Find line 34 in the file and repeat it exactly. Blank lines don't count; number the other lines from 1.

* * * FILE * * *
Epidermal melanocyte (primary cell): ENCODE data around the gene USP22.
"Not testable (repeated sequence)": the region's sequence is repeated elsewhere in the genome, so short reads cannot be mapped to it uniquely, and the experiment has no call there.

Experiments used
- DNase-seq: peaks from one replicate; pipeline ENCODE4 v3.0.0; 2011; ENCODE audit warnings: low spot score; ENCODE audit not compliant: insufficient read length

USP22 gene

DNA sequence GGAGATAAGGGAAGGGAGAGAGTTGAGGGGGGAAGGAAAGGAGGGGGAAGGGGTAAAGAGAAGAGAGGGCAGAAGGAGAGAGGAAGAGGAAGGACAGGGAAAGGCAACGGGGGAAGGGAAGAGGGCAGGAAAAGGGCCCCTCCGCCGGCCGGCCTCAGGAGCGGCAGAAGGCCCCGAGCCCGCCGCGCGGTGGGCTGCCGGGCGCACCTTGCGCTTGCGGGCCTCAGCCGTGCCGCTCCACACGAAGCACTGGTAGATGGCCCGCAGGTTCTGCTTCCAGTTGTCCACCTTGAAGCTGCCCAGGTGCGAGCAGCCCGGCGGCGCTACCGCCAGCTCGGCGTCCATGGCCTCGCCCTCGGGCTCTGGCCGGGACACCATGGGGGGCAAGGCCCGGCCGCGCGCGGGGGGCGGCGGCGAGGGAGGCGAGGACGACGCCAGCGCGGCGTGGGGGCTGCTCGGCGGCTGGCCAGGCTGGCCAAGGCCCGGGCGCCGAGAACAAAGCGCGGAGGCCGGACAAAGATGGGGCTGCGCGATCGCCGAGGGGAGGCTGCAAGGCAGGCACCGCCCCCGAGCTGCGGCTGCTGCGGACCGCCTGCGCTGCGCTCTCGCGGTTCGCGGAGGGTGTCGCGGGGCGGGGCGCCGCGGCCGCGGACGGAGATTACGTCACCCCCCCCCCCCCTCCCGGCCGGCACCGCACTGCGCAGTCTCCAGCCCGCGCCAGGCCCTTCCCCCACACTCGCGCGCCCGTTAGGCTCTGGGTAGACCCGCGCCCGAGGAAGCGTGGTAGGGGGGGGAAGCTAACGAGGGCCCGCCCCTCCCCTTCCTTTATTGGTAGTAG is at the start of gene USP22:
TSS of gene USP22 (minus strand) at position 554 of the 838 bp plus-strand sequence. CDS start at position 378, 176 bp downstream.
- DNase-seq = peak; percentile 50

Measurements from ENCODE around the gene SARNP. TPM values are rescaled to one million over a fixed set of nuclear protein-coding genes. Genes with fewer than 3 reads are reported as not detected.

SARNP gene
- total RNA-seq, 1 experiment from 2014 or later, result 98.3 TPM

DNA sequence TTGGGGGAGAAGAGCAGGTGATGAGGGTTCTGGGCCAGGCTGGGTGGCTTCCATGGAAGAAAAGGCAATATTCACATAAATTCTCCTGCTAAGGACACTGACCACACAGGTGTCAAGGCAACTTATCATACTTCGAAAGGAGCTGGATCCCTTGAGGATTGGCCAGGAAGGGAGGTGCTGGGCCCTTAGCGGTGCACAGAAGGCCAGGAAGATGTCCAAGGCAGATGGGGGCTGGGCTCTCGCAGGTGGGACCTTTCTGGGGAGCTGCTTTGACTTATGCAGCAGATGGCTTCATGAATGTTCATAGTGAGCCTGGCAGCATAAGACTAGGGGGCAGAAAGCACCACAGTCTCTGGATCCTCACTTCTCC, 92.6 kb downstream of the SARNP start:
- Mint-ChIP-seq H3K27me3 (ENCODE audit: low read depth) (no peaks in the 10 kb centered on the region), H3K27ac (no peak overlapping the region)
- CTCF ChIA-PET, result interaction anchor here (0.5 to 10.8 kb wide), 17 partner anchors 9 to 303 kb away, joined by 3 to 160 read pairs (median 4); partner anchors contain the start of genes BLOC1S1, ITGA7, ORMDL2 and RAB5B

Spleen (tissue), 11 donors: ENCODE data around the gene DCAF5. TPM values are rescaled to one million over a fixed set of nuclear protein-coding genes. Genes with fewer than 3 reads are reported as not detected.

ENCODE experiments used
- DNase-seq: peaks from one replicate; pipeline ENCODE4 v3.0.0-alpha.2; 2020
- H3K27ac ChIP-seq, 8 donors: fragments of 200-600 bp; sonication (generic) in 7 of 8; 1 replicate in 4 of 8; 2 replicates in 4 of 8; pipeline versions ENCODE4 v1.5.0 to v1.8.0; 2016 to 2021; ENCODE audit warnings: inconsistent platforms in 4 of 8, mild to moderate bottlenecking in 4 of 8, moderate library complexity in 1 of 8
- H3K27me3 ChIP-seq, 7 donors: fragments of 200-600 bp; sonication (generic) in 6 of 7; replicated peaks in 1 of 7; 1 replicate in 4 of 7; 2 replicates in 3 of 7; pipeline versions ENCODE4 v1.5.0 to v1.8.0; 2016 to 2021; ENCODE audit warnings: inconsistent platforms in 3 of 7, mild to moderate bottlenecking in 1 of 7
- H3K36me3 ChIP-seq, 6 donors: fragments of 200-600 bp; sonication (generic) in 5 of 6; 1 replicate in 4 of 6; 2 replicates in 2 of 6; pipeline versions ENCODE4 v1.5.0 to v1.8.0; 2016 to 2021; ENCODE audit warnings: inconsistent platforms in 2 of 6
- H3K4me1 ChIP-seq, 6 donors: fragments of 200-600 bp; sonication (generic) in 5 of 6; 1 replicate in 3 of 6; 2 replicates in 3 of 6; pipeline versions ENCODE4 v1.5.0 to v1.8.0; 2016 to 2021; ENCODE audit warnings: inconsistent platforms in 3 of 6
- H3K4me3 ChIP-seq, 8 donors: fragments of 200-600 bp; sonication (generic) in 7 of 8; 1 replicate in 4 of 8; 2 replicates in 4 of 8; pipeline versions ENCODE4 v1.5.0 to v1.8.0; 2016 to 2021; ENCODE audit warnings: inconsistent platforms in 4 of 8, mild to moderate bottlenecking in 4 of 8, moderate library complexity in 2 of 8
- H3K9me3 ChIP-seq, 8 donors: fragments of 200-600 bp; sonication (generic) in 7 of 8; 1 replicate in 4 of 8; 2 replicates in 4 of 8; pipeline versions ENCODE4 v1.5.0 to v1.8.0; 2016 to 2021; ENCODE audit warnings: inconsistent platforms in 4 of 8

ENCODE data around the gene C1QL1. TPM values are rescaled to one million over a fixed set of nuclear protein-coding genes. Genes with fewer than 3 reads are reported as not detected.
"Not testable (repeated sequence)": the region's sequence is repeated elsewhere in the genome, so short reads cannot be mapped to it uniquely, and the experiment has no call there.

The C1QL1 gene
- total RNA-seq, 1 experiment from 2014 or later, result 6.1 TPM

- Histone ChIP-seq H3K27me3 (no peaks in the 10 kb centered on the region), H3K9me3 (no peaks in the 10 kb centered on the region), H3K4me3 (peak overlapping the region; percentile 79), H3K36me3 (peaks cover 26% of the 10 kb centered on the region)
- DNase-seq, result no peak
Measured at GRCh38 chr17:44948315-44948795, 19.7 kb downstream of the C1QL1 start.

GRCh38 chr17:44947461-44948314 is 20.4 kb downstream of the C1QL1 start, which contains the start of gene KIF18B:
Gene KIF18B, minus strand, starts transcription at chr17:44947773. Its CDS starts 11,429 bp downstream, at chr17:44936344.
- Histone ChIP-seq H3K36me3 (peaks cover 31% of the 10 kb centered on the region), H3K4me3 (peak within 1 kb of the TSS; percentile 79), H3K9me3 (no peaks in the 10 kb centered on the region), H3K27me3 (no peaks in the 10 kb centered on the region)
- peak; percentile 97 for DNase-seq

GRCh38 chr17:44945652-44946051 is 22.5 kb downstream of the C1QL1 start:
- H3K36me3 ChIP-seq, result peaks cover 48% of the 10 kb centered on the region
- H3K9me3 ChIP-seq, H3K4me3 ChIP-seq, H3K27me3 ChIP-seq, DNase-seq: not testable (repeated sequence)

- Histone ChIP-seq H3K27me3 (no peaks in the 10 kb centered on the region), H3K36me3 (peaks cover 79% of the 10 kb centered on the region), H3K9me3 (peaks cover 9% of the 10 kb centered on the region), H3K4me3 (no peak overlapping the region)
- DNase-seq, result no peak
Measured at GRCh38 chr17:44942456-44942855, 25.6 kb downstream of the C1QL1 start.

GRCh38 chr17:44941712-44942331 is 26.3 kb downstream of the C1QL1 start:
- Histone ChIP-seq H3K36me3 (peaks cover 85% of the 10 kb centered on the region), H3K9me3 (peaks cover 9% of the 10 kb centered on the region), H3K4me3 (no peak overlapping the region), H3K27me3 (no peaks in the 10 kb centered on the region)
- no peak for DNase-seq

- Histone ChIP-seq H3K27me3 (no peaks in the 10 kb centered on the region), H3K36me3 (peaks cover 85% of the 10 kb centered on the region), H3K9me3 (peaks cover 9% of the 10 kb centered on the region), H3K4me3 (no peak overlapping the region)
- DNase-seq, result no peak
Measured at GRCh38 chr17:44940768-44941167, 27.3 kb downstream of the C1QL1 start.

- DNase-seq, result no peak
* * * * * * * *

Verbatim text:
- peak; percentile 97 for DNase-seq